Recovering addicts' idea wins 5 Live Rachael Bland podcast award
The winning entry of the BBC's Rachael Bland New Podcast Award will explore life in recovery from addiction.
The new series, made by BBC Radio 5 Live and available on BBC Sounds, takes a warts-and-all look at the reality of addiction through the eyes of those recovering from it.
The award was launched in memory of the presenter Rachael Bland and announced at the British Podcast Awards on Saturday night. Rachael died from breast cancer in September.
Here her husband Steve Bland explains why this series was chosen as the winning entry, and why he thinks Rachael would love it.
Former primary school teacher Melissa Rice is one of those behind the winning idea. She says she always felt like she "wasn't born with the right tools to cope" with some of the struggles and pressures of everyday life growing up.
Now 31, her mental health deteriorated quickly in her early 20s before drinking became a crutch.
First, it was a form of "friendly light relief", but she says it quickly became her "captor" and left her confused and ashamed of what she and her life had become.
In some ways Jade Wye's introduction to drugs took a well-trodden path.
Born and raised in Portsmouth, she started smoking marijuana "to fit in, and to lose the sense of awkwardness I felt about simply being alive".
By her own admission she placed little value on life and "would take anything".
Now 29, Jade was finally brought to her knees by cocaine. Once a mental health nurse, all of a sudden she found she could not go a day without using it. Her mental health deteriorated.
She says her "rock bottom" was a suicide attempt which resulted in a coma. She says "once I came round... I still couldn't stop using".
These women have been chosen as the winners of the very first Rachael Bland New Podcast Award, which was launched after the death of my wife, the BBC newsreader, presenter and podcaster.
And I promise you I couldn't be happier.
When Rachael launched the award-winning, ground-breaking podcast You, Me and the Big C in March 2018, she desperately wanted to give a voice to a community of people affected by cancer.
She saw conversations happening on social media that simply weren't being mirrored in the way the wider media portrayed cancer.
Along with Lauren Mahon and Deborah James, this game-changing podcast opened up those conversations to a wider audience, changed the narrative around death and a disease that takes from so many, and gave people affected by cancer an outlet and a reassurance that they were not alone.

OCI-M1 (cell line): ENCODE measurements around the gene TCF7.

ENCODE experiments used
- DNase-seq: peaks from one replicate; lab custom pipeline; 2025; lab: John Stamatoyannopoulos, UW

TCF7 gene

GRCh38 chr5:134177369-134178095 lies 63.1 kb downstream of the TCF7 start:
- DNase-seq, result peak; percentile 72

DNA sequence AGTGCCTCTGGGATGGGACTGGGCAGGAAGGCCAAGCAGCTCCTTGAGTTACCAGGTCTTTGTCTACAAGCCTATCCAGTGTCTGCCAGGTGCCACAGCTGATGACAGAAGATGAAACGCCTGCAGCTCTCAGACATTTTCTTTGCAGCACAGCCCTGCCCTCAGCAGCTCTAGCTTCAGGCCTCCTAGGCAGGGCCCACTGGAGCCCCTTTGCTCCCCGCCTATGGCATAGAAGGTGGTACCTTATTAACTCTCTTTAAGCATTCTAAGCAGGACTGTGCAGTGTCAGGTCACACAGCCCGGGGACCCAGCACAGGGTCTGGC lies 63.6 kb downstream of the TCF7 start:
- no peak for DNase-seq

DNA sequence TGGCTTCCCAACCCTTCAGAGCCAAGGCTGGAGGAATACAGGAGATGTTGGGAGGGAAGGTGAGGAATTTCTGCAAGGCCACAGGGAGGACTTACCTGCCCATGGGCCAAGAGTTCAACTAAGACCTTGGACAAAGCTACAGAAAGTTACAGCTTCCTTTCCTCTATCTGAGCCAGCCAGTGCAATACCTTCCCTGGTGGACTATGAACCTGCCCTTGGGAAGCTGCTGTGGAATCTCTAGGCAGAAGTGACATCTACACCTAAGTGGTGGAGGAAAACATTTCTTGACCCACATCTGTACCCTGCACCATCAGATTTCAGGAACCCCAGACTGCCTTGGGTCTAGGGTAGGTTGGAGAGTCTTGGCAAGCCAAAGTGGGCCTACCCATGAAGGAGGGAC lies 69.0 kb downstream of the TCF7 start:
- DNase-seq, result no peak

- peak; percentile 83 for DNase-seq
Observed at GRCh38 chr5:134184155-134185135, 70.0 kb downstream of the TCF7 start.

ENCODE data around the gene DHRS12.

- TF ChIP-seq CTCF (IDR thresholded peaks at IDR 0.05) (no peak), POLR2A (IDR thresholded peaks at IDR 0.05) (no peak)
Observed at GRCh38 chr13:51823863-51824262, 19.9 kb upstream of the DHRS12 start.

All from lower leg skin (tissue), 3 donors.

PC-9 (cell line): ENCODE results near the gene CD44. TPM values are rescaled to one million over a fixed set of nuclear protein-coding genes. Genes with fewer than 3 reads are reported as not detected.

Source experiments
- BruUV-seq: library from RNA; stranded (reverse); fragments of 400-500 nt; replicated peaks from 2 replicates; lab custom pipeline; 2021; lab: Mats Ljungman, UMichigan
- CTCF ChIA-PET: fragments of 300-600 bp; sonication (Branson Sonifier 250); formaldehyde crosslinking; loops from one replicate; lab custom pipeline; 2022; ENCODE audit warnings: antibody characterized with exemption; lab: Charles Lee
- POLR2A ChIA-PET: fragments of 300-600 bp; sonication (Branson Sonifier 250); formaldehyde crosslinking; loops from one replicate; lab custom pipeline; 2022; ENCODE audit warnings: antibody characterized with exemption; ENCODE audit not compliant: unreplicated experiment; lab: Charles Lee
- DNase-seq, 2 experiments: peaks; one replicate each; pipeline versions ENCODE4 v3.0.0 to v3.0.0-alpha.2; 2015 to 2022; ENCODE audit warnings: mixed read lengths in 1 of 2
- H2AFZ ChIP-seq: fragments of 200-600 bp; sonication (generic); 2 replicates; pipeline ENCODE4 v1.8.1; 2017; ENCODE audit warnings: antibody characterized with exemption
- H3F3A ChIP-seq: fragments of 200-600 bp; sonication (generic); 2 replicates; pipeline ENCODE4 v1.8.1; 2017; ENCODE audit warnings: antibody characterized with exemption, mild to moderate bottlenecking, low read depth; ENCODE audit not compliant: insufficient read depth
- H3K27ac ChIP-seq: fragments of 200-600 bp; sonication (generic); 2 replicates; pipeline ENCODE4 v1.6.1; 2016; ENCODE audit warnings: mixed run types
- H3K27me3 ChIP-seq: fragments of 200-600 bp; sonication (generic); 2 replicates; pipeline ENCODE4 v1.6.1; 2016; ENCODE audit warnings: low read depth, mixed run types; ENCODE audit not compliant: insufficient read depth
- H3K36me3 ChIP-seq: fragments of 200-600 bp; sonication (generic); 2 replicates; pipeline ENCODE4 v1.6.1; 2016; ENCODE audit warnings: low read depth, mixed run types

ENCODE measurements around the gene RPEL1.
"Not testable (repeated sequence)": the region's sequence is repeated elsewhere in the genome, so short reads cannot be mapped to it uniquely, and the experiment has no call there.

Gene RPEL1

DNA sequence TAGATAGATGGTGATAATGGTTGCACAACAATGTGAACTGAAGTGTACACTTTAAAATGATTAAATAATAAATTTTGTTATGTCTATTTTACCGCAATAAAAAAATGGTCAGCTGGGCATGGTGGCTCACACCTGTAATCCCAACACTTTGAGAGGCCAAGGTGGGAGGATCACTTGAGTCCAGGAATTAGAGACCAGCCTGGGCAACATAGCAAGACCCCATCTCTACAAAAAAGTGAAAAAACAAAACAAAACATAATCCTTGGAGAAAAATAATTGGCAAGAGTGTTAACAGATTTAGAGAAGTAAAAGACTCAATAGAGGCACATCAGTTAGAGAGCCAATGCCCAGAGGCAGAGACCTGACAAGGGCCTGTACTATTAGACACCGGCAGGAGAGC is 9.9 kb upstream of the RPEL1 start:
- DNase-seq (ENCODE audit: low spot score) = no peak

With this competition, the BBC wanted to offer that same chance to another community. The award was launched on what would have been Rachael's 41st birthday, January 21 2019, and before long the entries were flooding in.
In all we got more than 1,000 submissions covering some truly incredible topics and featuring some stories and people that you just wouldn't believe.
'Debunking the stereotype'
But one stood out. In her initial submission of the idea, Melissa, who is from Liverpool, wrote: "It's time to debunk the stereotype of addicts. There's this spectrum, on one end the celebs, the super-rich. On the other, the 'down and outs'. So archaic. But what about us somewhere in-between? How does society react? How do we access treatment? How do we make a comeback?
"Let's change the doom and gloom record. Believe me, addiction, rehab, recovery, 'reintegration' is the ultimate tragicomedy, best served fresh and straight from the horse's mouth.
"We've had more lives than a cat sanctuary, but we aren't dead, we are truly better than well. Recovery shouldn't be a dirty secret.
"Help us celebrate visible recovery, bust outdated myths and cry with laughter at the wonders and blunders encountered on the journey, from addiction to recovery."
I can only speak for myself but I was, if you pardon the expression, hooked.
I could see so much of Rachael in these women. When we received their audio submission, in my mind, the deal was sealed. Full of effervescent personality and honesty, they don't want us to feel sorry for them. Far from it.
They are in a "good place" and are proactive in their recovery. They have been clean and sober for more than a year.
As Melissa told us, "I can't advise, suggest or diagnose… I thought knitting would keep me from drinking; clearly I'm not qualified.
"I'm simply a person who spectacularly swan-dived from 'grace' and hit every shameful branch along the way, someone willing to talk about recovery without clichés and self-indulgent waffle."
The first podcast will come out later in 2019 and whether you have a personal experience of addiction or not, you won't be able to put it down.
Update, 4 October 2019: Some elements of this story have been changed.